But if KDE wants to get Brazil, it needs a very damn good team for pt_BR l18n. So, I can only hope you get more Brazilians into KDE.
One suggestion I make is for the pt_BR KDE devels to approach one of the public institutions, through CIPSGA (www.cipsga.org.br), to try to get funding for the betterment of KDE's l18n.
This is NOT impossible. Some of us know the value of really good l18n people (please apply the elitist and bastardly hight quality requirements you think Debian people have to this definition, btw), and are in management positions, and we will try to get funding for you, if you show up at our door.
Direct email to me won't get you a job, btw. But do try to contact CIPSGA, and send in your resumé and a sample of your l18n work.
Excuse me, but the Brazilian i18n is one of the top ranked i18n teams at this point. This is remarkable when you realize most of the job is being done by just a couple of _very_ dedicated people. The head of the translation team in Brazil has been doing this job in _very_ unconfortable hours due to her demanding work load. If you want to help, please contact Lisiane Sztotlz ([email protected]).
They _do_ need help, though. Especially as documentation is concerned. A lot of people comes in to do message translation, but the docs are mainly untranslated.
I remember talking to you, but maybe you did not understand what I said. Because I can not picture myself saying `Mono is seven times better than .NET'. That is the first hint that you might have missed more than a few packets when we talked.
In fact, I *might* have said "Mono is on average 70% of the speed of .NET today", but claiming that Mono is better than .NET today would be a colossal stretch of the word "seven". More like "point seven" ;-)
I do not remember the details, but I think you might have been the dude that showed me a screen and said something like `Isnt this better than Gnome', and I said `I dont think so, Gnome is a lot more usable'. So your representation of what I said if fairly inaccurrate.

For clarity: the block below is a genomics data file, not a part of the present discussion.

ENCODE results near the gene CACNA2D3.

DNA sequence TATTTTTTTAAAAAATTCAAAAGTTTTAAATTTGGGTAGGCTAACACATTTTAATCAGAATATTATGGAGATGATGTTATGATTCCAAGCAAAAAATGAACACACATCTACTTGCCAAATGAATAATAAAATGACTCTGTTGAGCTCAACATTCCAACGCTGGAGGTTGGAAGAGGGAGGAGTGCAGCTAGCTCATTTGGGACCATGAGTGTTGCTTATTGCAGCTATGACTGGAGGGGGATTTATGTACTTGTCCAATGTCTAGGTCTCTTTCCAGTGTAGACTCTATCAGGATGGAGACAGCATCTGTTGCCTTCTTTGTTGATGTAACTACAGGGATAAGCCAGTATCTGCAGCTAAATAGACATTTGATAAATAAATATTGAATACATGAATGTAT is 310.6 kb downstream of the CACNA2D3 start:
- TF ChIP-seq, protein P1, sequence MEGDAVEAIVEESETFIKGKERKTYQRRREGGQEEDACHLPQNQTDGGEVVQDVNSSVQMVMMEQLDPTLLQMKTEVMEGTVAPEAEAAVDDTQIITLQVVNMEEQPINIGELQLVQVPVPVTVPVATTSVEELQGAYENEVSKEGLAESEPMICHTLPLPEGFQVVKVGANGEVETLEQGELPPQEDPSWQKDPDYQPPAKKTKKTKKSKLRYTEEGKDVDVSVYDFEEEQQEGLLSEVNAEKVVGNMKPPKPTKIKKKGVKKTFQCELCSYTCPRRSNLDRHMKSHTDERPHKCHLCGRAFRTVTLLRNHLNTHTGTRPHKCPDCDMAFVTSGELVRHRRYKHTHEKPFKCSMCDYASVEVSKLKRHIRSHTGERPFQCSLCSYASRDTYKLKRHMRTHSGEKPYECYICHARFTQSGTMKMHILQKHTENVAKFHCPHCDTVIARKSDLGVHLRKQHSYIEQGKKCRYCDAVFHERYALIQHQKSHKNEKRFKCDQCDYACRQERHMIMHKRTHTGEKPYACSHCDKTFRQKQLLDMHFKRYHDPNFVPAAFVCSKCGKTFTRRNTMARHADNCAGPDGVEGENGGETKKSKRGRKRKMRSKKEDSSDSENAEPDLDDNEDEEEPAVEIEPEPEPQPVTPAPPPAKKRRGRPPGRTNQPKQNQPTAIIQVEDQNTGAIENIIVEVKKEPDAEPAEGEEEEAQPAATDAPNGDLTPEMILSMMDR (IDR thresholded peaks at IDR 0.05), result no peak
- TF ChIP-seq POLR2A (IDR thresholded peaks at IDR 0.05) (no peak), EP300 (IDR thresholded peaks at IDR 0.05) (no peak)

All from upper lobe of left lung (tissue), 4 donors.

I also dont think this is about being a "god" or not, but I do remember that you were slightly antagonistic towards me (if you are that dude from the VIP room). I said at some point `The important thing is that we both work on free software'. You might have been the Quanta dude, I dont know. I dont remember. It was an intense week.
If you get a trasncript of my talk, you might realize that I probably spoke about different things than you thought ;-)
I'm curious: At the convention, did you guys speak together in English, Portuguese, or Spanish? And based on that, could there maybe have been a little bit of a language barrier? Mistranslation is always a good source of misquotes.
It is very possible that this was the case, because I honestly had nothing to wine from being mean to people.
I do not remember, but most people I met did not speak english, so I typically talked in slow spanish, and they talked back to me in portuguese, portuguese with spanish or english.
I have to say, I loved the conference. It was a very community-oriented conference of *users*, so unlike a trade show, everyone in the conference behaved like they were old friends.
In one hand: the conference was very large (I do not know the numbers), but they had multiple tracks, and the place was huge, and everywhere you went, it was crowded. And they had a section for community sites, that was fascinating: local groups sharing code, sharing ideas, sharing jokes.
Part of what made this conference awesome was that Marcelo (the organizer) has tried to make not only a conference about free software, but has worked to get other social movements involved, so there was a strong presence from other activist groups that might benefit from free software.
So unlike other conferences, I would say that the "spirirt" of the World Social Forum (which was held for three years in Porto Alegre) was present in the conference. Ideas revolving not only around technology, but around social change, and the motto of "Another world is possible" being transpired everywhere.
The kind of energy I witnessed here is hard to find in trade shows today; The LinuxExpo in Paris and the HispaLinux congress in Madrid are probably the closest to the community feeling they got here. But as I said, the organizers had a people-networking mindset, which was absolutely awesome.